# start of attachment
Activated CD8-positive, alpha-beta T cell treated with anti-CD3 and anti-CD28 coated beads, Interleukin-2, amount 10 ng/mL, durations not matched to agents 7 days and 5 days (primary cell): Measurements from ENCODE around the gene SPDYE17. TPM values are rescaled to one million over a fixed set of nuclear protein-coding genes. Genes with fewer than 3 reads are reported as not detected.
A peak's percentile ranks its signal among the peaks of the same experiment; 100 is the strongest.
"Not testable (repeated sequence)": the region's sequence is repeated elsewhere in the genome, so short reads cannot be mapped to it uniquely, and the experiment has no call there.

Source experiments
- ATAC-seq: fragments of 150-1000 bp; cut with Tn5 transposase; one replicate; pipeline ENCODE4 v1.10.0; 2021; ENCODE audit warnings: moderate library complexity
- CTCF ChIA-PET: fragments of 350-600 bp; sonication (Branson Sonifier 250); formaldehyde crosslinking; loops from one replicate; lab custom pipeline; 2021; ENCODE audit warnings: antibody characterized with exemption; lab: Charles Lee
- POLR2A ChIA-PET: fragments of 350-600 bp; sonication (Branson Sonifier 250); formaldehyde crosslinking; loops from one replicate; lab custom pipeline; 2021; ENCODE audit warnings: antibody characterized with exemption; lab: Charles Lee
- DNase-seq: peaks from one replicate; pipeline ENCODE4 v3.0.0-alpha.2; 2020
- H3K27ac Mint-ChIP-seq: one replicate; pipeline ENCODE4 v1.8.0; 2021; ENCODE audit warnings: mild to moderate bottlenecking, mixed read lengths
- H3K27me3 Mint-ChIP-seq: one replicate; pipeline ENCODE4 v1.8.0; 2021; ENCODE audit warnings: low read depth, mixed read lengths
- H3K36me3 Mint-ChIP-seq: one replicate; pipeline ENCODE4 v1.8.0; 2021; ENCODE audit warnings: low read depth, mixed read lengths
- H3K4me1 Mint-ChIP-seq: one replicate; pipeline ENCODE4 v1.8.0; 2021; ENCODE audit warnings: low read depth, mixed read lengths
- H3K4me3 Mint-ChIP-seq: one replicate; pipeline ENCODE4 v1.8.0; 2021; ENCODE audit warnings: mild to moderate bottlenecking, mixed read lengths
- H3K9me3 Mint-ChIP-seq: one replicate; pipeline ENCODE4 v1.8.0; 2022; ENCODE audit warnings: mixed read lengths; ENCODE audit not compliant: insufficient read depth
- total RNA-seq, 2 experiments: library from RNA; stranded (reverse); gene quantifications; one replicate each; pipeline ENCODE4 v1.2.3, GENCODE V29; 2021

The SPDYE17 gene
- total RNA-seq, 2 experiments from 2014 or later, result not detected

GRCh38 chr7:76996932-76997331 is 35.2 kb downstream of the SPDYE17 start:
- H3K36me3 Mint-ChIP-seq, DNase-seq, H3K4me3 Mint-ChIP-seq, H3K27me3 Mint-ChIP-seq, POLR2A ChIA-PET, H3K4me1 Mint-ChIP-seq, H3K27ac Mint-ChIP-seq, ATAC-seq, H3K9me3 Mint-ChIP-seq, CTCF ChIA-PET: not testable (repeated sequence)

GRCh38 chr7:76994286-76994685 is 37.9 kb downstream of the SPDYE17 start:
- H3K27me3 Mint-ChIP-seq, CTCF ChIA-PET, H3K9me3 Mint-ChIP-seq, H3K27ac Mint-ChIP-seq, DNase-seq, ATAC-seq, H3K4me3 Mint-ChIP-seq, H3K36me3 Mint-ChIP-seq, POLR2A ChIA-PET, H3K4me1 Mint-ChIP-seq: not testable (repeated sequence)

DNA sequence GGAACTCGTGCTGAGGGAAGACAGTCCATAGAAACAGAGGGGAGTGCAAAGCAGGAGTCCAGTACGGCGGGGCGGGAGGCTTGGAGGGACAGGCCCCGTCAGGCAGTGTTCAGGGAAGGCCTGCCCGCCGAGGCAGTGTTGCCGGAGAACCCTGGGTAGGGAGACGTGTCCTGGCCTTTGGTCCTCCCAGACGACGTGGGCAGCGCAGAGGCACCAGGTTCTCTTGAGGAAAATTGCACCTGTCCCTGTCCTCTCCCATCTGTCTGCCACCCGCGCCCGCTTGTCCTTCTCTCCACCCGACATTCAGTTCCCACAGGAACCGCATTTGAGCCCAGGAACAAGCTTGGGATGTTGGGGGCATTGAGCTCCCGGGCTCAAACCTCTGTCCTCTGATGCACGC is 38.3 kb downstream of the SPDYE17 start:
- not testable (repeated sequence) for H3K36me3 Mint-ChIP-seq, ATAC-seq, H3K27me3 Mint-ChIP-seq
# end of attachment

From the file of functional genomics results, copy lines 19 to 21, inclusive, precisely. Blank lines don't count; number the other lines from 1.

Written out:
- H3K36me3 Mint-ChIP-seq, DNase-seq, H3K4me3 Mint-ChIP-seq, H3K27me3 Mint-ChIP-seq, POLR2A ChIA-PET, H3K4me1 Mint-ChIP-seq, H3K27ac Mint-ChIP-seq, ATAC-seq, H3K9me3 Mint-ChIP-seq, CTCF ChIA-PET: not testable (repeated sequence)

GRCh38 chr7:76994286-76994685 is 37.9 kb downstream of the SPDYE17 start:
- H3K27me3 Mint-ChIP-seq, CTCF ChIA-PET, H3K9me3 Mint-ChIP-seq, H3K27ac Mint-ChIP-seq, DNase-seq, ATAC-seq, H3K4me3 Mint-ChIP-seq, H3K36me3 Mint-ChIP-seq, POLR2A ChIA-PET, H3K4me1 Mint-ChIP-seq: not testable (repeated sequence)